(Do not forget such a translation is not possible for an arbitrary
grammar but is for these special grammars, namely LL(k) grammars.)
Here is a trace of what this code does:
"1+426+10"

 LEXICAL ANALYSIS
v
[NUM(1),ADD,NUM(42),SUB,NUM(6),ADD,NUM(10)]
 
  term
 v
 [ADD,NUM(42),SUB,NUM(6),ADD,NUM(10)]
  
   rest_1
  v
  [NUM(42),SUB,NUM(6),ADD,NUM(10)]
   
    term
   v
   [SUB,NUM(6),ADD,NUM(10)]
    
     rest_2 RECURSIVE DESCENT PARSING
    v
    [NUM(6),ADD,NUM(10)]
     
      term
     v
     [ADD,NUM(10)]
      
       rest_1
      v
      [NUM(10)]
       
        term
       v
       []
       
        rest_3
v v v v v v v vv
[] < []<[] < []<[] < []<[] < []
returns
Here we have attached the original numbers to the NUM token only so
that one can follow the parse steps better: in practice (as we shall
see) it is actually useful if the lexical analysis stage passes back this
extra information. However, for this program we are not actually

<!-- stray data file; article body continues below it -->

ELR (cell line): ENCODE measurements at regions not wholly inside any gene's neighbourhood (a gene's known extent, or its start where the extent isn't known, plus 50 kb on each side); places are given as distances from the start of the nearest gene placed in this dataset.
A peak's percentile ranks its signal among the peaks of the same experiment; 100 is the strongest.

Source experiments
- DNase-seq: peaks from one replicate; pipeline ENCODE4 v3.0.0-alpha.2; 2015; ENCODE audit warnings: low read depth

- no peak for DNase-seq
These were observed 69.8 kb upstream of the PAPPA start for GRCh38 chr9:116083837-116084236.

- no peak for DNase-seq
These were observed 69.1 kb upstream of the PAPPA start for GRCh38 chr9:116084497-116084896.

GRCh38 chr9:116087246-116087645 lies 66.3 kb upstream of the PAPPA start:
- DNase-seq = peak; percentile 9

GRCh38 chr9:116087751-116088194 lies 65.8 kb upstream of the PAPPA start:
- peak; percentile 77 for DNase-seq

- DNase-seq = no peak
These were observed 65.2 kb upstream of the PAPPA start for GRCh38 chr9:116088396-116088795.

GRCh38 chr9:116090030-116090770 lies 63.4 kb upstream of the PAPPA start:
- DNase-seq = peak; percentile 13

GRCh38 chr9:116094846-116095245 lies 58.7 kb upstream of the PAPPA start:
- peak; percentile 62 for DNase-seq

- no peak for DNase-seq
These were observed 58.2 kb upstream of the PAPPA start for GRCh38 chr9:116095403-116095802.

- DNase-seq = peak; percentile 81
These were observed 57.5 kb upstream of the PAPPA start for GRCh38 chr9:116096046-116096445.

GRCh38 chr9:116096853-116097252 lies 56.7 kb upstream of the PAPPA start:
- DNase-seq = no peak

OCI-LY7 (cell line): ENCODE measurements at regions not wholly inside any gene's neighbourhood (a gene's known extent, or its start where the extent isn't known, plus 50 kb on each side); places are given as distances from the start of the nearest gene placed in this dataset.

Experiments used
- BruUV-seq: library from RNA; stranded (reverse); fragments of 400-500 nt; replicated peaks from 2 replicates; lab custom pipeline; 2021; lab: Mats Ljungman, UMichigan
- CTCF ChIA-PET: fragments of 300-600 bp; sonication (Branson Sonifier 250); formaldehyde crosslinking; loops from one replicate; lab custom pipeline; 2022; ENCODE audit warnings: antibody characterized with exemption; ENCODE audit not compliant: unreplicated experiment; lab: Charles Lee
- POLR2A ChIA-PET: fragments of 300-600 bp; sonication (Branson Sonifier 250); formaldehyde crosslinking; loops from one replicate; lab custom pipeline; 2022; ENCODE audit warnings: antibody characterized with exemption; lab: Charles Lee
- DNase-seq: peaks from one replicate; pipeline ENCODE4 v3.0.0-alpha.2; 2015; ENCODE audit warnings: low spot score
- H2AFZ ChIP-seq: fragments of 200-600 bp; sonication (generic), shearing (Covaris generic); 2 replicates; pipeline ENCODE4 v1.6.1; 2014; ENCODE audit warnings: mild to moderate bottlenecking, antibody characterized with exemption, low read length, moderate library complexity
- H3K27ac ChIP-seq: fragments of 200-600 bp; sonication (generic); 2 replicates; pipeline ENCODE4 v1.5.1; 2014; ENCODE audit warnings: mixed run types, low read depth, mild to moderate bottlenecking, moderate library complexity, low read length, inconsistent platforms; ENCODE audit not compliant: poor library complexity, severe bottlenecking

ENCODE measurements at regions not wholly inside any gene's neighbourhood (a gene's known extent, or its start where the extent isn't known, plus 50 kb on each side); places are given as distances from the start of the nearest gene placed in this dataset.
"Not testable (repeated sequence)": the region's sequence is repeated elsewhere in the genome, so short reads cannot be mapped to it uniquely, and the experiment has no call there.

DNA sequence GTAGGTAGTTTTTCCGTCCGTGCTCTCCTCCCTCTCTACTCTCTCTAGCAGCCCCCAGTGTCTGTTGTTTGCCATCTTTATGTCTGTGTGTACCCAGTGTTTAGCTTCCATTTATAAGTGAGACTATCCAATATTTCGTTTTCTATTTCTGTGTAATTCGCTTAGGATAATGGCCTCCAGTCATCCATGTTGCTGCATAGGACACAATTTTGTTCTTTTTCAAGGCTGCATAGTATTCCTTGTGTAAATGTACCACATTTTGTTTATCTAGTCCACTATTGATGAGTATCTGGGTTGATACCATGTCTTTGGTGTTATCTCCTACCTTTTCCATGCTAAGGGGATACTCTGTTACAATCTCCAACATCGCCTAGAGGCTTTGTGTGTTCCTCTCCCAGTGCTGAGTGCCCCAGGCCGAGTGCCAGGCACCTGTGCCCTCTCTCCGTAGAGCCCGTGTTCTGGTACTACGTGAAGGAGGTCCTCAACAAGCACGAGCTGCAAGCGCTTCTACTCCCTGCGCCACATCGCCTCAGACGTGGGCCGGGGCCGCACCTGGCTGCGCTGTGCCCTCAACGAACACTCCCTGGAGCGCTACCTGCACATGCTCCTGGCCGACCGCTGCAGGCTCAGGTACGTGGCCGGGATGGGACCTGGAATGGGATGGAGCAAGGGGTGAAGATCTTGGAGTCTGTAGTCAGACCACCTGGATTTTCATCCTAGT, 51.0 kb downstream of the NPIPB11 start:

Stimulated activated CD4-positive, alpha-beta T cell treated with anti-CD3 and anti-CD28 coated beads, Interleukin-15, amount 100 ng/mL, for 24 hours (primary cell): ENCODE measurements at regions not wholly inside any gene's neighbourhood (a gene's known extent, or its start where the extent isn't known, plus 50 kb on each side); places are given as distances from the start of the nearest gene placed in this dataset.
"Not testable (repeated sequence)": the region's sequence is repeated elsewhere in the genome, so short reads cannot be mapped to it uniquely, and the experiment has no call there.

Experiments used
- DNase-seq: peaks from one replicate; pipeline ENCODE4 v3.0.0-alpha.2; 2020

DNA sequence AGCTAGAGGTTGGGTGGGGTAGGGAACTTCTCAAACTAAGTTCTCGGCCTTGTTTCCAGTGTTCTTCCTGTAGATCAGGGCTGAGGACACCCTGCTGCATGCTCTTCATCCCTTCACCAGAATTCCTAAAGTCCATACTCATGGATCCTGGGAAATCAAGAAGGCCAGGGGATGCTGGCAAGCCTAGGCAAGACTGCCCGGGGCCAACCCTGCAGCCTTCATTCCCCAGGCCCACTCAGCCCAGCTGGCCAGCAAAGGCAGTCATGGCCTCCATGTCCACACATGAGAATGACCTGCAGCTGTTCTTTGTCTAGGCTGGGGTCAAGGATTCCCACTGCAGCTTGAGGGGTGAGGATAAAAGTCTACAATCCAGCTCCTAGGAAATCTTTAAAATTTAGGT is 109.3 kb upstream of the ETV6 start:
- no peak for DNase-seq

doing this.
The list of tokens is only in the language if the program returns the
empty list.
(Note: it is also possible that this program fails to match an input
in which case an exception will be raised ...and, of course, the parse will have
failed!)
We may also wish to build a syntax tree in the attached file is a Haskell program to
do this ...
Clearly to make this useful one really needs a little program to tokenize the input.
Here is such a program which uses the Parsec combinators (actually with each token we pass
back its position ffor error recovery). Here is an example of a recursive descent program
which uses this little lexer.
PREVIEW: When does a recursive descent program work?
Unfortunately a recursive descent program does not work for all grammars.
Essentially they must be LL(k)  which is a fancy way of saying that
at each stage of the parse one must be able to determine the rule to
apply by looking ahead no more than k input tokens. We shall consider
more carefully the case when k=1. As has been mentioned several times
now: not every grammar is of this form.
There are two obvious conditions which are necessary:
(a) there must be no "left recursion"
(b) the "first sets" for the productions of each nonterminal must
be mutually disjoint.
What does no left recursion mean?
A grammar is "not left recursive" if for each nonterminal any leftmost
series of expansions terminates. Thus, in our grammar we have: